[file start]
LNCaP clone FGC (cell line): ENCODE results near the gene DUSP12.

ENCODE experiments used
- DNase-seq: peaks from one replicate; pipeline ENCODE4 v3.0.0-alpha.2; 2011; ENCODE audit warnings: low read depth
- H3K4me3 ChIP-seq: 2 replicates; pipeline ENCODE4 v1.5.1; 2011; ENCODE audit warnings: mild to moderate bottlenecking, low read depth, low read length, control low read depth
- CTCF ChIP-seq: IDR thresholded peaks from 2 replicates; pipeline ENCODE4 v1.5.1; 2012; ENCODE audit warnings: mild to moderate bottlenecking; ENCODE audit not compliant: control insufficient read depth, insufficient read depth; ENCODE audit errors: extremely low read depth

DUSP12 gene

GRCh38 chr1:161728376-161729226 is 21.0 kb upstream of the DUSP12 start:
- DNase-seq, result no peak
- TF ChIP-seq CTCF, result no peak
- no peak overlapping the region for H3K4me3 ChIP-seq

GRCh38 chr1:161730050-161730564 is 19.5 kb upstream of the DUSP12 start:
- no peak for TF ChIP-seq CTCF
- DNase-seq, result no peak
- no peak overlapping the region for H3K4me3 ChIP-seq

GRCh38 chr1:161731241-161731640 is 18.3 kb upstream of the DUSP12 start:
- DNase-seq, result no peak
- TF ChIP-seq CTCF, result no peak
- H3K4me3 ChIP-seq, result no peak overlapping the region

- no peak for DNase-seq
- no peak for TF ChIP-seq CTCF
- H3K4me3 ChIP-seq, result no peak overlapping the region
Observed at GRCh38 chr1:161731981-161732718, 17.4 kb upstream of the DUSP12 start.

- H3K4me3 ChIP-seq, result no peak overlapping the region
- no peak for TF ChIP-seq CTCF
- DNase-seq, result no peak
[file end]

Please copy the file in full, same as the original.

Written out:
LNCaP clone FGC (cell line): ENCODE results near the gene DUSP12.

ENCODE experiments used
- DNase-seq: peaks from one replicate; pipeline ENCODE4 v3.0.0-alpha.2; 2011; ENCODE audit warnings: low read depth
- H3K4me3 ChIP-seq: 2 replicates; pipeline ENCODE4 v1.5.1; 2011; ENCODE audit warnings: mild to moderate bottlenecking, low read depth, low read length, control low read depth
- CTCF ChIP-seq: IDR thresholded peaks from 2 replicates; pipeline ENCODE4 v1.5.1; 2012; ENCODE audit warnings: mild to moderate bottlenecking; ENCODE audit not compliant: control insufficient read depth, insufficient read depth; ENCODE audit errors: extremely low read depth

DUSP12 gene

GRCh38 chr1:161728376-161729226 is 21.0 kb upstream of the DUSP12 start:
- DNase-seq, result no peak
- TF ChIP-seq CTCF, result no peak
- no peak overlapping the region for H3K4me3 ChIP-seq

GRCh38 chr1:161730050-161730564 is 19.5 kb upstream of the DUSP12 start:
- no peak for TF ChIP-seq CTCF
- DNase-seq, result no peak
- no peak overlapping the region for H3K4me3 ChIP-seq

GRCh38 chr1:161731241-161731640 is 18.3 kb upstream of the DUSP12 start:
- DNase-seq, result no peak
- TF ChIP-seq CTCF, result no peak
- H3K4me3 ChIP-seq, result no peak overlapping the region

- no peak for DNase-seq
- no peak for TF ChIP-seq CTCF
- H3K4me3 ChIP-seq, result no peak overlapping the region
Observed at GRCh38 chr1:161731981-161732718, 17.4 kb upstream of the DUSP12 start.

- H3K4me3 ChIP-seq, result no peak overlapping the region
- no peak for TF ChIP-seq CTCF
- DNase-seq, result no peak